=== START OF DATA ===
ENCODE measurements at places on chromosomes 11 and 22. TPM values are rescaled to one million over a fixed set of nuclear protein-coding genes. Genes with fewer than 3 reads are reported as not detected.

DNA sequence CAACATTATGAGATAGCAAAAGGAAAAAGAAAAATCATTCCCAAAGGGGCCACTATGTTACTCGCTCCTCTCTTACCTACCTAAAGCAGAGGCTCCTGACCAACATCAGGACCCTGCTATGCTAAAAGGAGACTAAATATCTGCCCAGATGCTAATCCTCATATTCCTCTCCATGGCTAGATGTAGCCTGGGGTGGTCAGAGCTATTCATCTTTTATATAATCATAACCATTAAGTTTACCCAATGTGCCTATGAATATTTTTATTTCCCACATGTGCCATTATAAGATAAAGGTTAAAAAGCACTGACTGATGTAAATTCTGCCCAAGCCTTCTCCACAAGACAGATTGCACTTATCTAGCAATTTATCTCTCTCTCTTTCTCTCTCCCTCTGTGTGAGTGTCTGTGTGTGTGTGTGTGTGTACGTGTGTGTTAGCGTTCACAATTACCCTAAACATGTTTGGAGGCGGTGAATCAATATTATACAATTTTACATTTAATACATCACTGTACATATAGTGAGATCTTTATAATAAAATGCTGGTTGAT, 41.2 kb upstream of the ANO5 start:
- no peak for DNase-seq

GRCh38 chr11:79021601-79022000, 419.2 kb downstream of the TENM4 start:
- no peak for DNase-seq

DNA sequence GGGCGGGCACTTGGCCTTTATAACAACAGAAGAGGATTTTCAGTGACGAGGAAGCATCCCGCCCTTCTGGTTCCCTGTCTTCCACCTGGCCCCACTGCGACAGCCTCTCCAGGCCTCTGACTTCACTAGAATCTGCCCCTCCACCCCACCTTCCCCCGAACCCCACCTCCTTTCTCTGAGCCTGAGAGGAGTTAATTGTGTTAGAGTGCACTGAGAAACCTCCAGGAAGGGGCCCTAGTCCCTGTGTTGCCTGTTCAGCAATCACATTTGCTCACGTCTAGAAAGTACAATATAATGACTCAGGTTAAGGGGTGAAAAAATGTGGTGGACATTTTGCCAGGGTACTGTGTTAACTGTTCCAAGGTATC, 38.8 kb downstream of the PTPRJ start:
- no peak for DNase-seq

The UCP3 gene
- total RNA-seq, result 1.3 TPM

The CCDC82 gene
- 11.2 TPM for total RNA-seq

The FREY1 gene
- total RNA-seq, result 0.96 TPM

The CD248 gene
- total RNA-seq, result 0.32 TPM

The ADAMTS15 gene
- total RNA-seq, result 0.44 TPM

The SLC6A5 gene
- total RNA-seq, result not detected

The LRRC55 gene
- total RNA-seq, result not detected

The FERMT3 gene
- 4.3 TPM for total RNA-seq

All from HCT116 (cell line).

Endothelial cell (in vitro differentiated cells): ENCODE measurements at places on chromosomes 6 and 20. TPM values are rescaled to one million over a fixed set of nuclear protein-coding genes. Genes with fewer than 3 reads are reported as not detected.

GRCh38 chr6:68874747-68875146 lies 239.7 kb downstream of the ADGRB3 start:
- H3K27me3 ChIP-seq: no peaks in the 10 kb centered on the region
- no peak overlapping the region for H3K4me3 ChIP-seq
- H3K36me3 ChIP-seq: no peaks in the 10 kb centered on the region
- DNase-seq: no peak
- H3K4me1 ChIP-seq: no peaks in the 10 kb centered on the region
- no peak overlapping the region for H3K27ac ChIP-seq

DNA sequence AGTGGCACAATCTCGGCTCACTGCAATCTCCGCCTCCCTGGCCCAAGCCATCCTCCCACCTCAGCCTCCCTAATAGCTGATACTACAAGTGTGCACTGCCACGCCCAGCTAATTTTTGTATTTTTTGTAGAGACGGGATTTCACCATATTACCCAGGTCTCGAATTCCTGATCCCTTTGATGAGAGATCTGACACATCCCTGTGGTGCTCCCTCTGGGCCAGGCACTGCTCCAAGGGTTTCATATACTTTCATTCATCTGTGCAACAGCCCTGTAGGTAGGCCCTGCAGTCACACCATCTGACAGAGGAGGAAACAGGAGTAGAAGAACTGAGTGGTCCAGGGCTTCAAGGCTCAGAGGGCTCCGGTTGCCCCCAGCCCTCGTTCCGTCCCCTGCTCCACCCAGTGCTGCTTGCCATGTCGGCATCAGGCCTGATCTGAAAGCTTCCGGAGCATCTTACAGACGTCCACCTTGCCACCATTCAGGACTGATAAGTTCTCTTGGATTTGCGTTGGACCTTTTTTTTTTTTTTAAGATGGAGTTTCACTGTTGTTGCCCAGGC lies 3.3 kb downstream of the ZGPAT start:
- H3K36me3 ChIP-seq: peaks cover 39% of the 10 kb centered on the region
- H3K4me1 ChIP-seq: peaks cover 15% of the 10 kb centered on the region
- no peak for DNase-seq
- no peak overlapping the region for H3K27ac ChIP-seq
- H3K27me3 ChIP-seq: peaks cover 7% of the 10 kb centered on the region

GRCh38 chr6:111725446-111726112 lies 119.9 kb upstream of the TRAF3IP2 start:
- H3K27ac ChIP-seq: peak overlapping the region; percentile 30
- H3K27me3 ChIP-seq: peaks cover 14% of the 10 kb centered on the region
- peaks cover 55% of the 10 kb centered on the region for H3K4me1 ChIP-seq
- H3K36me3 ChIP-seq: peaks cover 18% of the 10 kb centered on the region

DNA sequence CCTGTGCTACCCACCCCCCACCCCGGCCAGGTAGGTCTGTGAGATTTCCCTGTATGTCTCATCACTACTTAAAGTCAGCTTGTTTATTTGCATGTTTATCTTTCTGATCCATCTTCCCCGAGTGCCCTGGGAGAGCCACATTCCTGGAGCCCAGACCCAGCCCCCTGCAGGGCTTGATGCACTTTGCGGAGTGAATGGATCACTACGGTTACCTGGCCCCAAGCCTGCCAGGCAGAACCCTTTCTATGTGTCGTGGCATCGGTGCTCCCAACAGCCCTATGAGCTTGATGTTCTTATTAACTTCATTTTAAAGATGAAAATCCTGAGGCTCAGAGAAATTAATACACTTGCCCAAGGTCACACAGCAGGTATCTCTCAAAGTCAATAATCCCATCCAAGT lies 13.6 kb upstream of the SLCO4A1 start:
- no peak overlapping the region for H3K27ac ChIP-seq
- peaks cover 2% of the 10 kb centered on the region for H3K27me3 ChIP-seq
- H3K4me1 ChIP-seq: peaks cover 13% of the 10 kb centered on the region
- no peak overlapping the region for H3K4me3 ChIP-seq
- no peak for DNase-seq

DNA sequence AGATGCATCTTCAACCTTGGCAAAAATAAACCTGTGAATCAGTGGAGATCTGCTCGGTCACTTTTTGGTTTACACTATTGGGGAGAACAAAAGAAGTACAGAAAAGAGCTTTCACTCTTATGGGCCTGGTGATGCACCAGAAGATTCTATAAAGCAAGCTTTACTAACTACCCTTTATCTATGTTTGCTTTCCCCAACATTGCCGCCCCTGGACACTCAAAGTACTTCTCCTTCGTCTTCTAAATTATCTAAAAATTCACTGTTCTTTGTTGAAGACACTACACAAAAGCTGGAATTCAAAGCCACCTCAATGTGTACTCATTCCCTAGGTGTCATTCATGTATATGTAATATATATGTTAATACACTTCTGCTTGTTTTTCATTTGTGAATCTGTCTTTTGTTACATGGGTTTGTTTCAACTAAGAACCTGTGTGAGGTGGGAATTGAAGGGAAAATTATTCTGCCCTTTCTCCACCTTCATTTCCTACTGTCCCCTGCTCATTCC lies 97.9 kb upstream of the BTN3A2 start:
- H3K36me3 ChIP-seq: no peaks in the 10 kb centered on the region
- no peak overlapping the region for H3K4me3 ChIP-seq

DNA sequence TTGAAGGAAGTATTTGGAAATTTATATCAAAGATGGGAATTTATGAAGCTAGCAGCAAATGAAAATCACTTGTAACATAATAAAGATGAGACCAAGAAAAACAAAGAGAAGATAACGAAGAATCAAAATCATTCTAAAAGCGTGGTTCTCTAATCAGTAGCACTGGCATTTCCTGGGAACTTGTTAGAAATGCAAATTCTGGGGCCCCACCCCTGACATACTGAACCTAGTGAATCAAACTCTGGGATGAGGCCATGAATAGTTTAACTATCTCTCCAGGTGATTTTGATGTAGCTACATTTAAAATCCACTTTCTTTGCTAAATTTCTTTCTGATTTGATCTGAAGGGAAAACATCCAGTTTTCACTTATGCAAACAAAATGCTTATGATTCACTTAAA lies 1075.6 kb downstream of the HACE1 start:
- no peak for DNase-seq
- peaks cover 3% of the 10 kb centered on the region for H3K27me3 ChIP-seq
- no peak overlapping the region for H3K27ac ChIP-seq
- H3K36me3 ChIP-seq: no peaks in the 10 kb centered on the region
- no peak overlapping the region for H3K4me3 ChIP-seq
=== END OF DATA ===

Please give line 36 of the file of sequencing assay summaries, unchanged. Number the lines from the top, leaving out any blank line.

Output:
- no peak for DNase-seq